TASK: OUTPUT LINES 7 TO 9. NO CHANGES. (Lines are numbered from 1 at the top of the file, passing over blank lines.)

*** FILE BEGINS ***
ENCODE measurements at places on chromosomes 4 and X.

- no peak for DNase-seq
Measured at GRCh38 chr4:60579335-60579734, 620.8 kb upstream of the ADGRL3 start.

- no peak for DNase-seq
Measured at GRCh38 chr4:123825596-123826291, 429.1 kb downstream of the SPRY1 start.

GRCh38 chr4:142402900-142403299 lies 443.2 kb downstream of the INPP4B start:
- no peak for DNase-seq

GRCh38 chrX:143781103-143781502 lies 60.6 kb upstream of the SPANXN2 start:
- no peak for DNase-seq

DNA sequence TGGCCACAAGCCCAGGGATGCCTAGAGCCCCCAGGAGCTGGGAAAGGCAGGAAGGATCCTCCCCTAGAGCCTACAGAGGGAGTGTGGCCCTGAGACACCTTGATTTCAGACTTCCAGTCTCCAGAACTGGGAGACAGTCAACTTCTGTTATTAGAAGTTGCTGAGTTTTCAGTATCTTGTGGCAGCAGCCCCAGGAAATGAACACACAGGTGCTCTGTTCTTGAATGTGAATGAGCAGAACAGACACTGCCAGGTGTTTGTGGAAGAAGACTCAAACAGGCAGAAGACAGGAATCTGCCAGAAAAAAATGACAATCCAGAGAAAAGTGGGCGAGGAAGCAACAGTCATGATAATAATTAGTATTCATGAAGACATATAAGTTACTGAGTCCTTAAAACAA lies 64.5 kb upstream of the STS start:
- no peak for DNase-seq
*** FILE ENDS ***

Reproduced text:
- no peak for DNase-seq

GRCh38 chrX:143781103-143781502 lies 60.6 kb upstream of the SPANXN2 start:
- no peak for DNase-seq